Charles Sturt University logo
Studying Agriculture: Expectations Vs. Reality

Studying Agriculture: Expectations Vs. Reality


Thinking about studying Agriculture? Check out below what Marieke Hoelscher got up to while studying her Bachelor of Agriculture degree!

Written by Marieke Hoelscher

Before starting my Bachelor of Agriculture degree at Charles Sturt I didn’t know much about university let alone anyone that studied agriculture, so my expectations came from the way the university advertised the degree online.

I read through the course descriptions and watched promotional videos.

Agriculture can be studied on campus at Wagga Wagga or online.

The University has a commercial farm at the Wagga campus, and I thought we would be doing practical activities such as working with drones, doing paddock crop trials and using the newest equipment and practices to work with sheep and cattle.

I still got to experience some of these things, but much less than I thought in the first place.

Session 1 of university had me questioning if I was in the right degree as two of my subjects were basic biology and chemistry and didn’t feel very practical, but never fear!

Marieke during her camel dairy placement.

It got so much better and I’m so happy I stuck it out. There was a field trip in first year Session 1 where the Ag Business and Ag Science students got split and went on field trips to Leeton to see irrigated cotton and rice production and Batlow to see apple orchards.

This was a great exposure and I wish there were more field trips like this!

The pracs as part of a lot of the “science” subjects include a lot of lab work, which I didn’t expect.

The farm visits were very helpful for certain subjects such as Livestock production where we handled sheep.

For cropping subjects, we mainly used glasshouses around the university to design trials.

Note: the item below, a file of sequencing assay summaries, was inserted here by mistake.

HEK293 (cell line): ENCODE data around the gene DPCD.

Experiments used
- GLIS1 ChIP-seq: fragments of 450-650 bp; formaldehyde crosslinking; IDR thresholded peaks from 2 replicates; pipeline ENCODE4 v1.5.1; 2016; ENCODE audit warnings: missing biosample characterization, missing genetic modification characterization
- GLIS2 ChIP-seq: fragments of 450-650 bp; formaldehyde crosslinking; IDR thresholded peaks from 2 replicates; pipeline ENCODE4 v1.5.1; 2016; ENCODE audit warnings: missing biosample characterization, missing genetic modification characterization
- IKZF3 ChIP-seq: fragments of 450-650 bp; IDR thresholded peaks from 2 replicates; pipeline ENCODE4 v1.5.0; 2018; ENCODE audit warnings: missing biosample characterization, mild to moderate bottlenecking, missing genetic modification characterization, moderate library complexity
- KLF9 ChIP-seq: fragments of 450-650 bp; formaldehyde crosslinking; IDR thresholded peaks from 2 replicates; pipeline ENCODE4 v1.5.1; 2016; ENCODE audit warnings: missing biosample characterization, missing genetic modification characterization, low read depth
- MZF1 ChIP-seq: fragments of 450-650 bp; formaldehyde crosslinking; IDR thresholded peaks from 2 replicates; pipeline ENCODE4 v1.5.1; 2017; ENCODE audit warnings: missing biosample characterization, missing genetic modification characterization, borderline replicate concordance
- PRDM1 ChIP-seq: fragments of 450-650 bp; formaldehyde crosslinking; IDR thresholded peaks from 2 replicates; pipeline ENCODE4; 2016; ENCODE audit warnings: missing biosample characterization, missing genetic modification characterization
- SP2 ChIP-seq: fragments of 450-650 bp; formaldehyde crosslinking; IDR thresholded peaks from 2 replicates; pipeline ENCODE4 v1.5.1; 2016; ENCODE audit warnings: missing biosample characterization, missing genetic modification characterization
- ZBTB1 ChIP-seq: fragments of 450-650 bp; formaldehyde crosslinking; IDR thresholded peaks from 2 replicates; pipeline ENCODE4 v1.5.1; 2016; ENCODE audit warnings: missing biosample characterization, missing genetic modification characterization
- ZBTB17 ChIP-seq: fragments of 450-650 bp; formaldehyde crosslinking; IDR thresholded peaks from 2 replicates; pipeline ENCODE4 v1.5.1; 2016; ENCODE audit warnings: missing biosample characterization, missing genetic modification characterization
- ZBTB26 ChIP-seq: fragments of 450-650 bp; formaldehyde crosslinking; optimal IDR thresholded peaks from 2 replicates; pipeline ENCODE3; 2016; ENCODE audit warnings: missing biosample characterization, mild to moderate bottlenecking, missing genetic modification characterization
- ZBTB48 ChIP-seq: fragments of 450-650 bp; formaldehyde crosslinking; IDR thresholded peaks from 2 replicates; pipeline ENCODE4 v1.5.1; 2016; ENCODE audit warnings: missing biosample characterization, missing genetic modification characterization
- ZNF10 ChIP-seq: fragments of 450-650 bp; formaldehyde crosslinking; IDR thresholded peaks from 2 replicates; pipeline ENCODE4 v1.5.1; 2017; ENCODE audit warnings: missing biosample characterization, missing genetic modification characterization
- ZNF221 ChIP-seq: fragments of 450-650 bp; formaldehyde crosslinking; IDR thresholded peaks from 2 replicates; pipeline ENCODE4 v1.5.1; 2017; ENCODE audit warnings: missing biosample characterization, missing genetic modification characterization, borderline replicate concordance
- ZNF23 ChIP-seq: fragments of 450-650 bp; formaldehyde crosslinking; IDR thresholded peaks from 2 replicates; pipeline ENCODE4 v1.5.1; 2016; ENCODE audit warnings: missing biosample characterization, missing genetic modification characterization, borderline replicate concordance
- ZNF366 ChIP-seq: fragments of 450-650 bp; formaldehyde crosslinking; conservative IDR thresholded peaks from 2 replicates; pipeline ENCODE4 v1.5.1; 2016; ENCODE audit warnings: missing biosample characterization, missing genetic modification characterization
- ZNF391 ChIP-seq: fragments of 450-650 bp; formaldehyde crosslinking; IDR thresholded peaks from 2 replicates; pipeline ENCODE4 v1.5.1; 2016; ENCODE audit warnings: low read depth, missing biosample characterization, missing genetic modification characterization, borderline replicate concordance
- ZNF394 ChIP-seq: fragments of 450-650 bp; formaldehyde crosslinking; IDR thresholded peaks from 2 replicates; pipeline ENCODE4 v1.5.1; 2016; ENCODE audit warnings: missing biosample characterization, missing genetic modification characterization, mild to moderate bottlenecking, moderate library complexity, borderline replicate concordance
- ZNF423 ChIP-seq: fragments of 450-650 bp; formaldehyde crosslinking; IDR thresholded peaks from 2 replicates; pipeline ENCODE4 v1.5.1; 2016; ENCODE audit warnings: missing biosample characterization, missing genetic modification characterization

Visiting a sunflower crop in Griffith over summer.

Small amounts of paddock visits are done for subjects such as soil science though.

I also didn’t expect there to be social science subjects in my Ag degree where we’ve explored contemporary issues in agriculture and how to communicate with farmers, researchers, and other stakeholders, it’s such an important skill to learn and I really enjoyed these subjects!

Also, this is a good time to add that I thought it would only be people in my degree in my classes.

It turns out students studying similar things such as veterinary technology will be in your microbiology classes and similar so it’s a great opportunity to make friends with people doing different courses.

I guess I have learnt that agriculture as a degree is quite technical and you learn more research skills and management practices in theory, setting students up for advisory roles.

Practical, hands on farm learning is done through work placement which isn’t a lot of compulsory hours for my degree anyway.

Native bee hive split while Marieke was on placement.

If you have never worked in agriculture, I recommend doing a lot more voluntary placements or harvest work during that long summer break as it really helps to link up the theory you have learnt during your university practice.

I also didn’t expect there to be so much casual farm/agriculture work for students around Wagga, however there are so many jobs and placement opportunities available in the Riverina and a lot is advertised on club Facebook pages such as the Wagga Agricultural Club.

Another program/club I’ve been part of that I never knew existed before was Intercollegiate Meat Judging (ICMJ). If you’re interested in livestock and the red meat industry this is for you, give it a google!

There are also short-term study trips or exchange opportunities that I had no idea about, I recently wrote a blog about my agriculture study trip to Timor-Leste.

There are also endless amounts of scholarships available from Charles Sturt or industry in the agriculture space, one that I’ve been part of is the Agrifutures Horizon Scholarship which offers lots of professional networking opportunities and funds placements for you.

Marieke with the Horizon scholarship recipients at the EvokeAg Conference Future Young Leaders Evening in Adelaide in February 

You could even get a paid trip overseas to work in agriculture in a different country!

Finally, I didn’t expect there to be about 4 jobs for every graduate in agriculture right now.

It really is the best industry in the world, how rewarding to be responsible for feeding and clothing the world!

Marieke Hoelscher in a flowering canola crop.

Want to read Marieke’s Timor Leste blog?

This is an SSAF funded initiative
Write for Charlie Graphic